The American University Sine Institute of Policy & Politics recently hosted a conversation about healthcare between Rep. Pramila Jayapal (D-WA) and Sine Fellow Abdul El-Sayed, a doctor and former candidate for the governor of Michigan.
Earlier this year, Rep. Jayapal, the first Indian-American woman to serve in the U.S. House of Representatives, announced an ambitious Medicare-for-all plan. During the Sine Institute event, she discussed the history, policy, and politics of the plan, along with the specifics of the bill and how it differs from other approaches. Just prior to the event, she attended the first Congressional hearing for the plan.
"We have the worst health outcomes of any peer country in the world," said Rep. Jayapal. "A health care system plagued with a deep sickness that puts profits over people. And that has to end."
During the event, Jayapal and El-Sayed talked about how the Medicare for All Act of 2019 would entail a vast reworking of the American health care system. Medicare and Medicaid would phase out, while private employers would be prohibited from competing with the government-run plan that would cover all Americans.
“It’s a real chance to transform the health care system, so everybody is in, and nobody is left out,” said Rep. Jayapal, who serves as co-chair of the Progressive Caucus.
According to recent Kaiser Family Foundation polls, more than half of Americans say they have a favorable view of Medicare-for-all. But as calls for health reform grow louder, many on the right, in the center, and in the health care industry believe it could cause economic ruin for a sector that represents 18 percent of the U.S. economy.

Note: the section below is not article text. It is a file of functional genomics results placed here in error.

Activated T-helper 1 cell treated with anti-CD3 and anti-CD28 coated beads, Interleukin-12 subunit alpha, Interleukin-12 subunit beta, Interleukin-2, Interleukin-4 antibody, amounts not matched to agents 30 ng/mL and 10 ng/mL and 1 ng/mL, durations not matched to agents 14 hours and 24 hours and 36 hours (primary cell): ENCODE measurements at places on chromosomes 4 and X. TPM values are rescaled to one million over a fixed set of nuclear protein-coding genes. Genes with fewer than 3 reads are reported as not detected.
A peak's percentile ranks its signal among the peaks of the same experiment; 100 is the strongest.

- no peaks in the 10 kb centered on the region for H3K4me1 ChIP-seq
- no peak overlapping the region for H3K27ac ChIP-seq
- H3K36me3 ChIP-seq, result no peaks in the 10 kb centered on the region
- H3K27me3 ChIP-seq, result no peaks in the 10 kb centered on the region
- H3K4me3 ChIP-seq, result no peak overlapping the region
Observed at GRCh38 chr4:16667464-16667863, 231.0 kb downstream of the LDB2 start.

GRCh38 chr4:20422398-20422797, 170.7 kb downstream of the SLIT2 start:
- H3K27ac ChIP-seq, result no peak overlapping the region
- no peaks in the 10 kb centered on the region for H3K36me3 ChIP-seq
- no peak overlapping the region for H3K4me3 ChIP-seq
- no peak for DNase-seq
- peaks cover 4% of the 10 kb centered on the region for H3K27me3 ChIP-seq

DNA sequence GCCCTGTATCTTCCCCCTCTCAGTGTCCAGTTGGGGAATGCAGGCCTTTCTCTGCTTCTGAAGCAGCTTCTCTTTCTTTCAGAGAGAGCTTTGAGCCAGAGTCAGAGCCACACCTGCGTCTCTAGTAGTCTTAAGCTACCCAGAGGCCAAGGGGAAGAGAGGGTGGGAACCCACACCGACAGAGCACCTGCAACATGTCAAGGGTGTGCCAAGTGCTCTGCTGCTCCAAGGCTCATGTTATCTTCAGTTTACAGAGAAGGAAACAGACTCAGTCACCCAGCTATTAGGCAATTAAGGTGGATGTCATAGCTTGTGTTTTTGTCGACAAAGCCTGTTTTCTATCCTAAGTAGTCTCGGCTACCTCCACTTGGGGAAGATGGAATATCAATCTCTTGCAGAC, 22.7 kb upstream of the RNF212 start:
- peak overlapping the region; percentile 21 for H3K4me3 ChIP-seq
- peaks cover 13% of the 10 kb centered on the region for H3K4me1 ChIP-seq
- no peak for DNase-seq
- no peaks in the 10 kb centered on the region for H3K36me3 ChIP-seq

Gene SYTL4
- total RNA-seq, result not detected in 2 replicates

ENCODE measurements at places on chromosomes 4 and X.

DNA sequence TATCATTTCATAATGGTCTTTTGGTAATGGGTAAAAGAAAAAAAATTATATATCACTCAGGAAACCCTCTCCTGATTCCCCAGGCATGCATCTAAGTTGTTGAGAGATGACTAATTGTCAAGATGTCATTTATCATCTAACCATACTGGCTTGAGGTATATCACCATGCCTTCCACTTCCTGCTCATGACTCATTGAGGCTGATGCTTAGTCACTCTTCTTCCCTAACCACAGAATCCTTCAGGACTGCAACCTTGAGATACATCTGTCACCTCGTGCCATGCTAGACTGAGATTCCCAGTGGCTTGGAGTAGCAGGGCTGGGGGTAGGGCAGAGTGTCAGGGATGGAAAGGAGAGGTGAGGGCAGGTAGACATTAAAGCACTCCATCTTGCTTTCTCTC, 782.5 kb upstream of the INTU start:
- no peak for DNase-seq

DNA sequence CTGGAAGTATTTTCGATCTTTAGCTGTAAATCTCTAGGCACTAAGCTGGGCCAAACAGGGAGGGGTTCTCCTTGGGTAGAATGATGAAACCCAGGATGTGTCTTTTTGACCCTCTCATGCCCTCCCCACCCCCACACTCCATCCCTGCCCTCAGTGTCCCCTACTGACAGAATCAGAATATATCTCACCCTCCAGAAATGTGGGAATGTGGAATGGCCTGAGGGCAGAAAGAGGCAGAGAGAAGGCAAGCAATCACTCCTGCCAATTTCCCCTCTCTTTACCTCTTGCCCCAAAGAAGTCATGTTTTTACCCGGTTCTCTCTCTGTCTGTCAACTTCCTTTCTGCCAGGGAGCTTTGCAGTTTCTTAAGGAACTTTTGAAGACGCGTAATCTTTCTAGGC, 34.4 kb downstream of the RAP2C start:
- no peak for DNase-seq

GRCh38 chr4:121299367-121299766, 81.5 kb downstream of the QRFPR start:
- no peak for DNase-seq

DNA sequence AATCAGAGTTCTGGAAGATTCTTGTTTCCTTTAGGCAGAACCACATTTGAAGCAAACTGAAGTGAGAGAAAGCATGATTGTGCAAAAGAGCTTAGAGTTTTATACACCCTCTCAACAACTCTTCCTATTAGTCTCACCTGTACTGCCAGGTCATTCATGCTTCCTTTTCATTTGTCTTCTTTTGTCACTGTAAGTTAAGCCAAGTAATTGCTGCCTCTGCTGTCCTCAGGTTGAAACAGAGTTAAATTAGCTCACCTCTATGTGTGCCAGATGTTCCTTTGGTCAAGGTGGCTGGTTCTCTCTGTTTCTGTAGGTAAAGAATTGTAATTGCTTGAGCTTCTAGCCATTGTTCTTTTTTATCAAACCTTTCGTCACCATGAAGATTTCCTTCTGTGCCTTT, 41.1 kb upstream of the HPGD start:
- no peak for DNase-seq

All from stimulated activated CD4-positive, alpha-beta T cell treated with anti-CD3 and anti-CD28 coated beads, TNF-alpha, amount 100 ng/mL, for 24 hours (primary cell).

During the event, El-Sayed shared that Medicare-for-all isn't just about the uninsured. The past five years have seen premiums double and deductibles increase 40 percent. Many health insurance plans have narrow insurance networks that cover only a limited number of providers and hospitals. These often add more costs in emergencies, especially when the closest hospital is outside the network.
"I'm a doctor by training and I remember my first rotation in medical school when one of the first patients I took care of was someone who landed in the hospital because they were rationing their pills," said Abdul El-Sayed. "This was not somebody who didn't have health care. They just didn't have adequate health care – they were underinsured."
The Medicare-for-all event marked the last of several spring events and seminars featuring each of the five Inaugural Sine Fellows. As an incubator for policy innovation, the institute will continue to convene the best minds in public, private, and nonprofit sectors, the arts, and journalism. The next cohort of fellows will lead discussions, study sessions, and campus-wide events in the spring of 2020.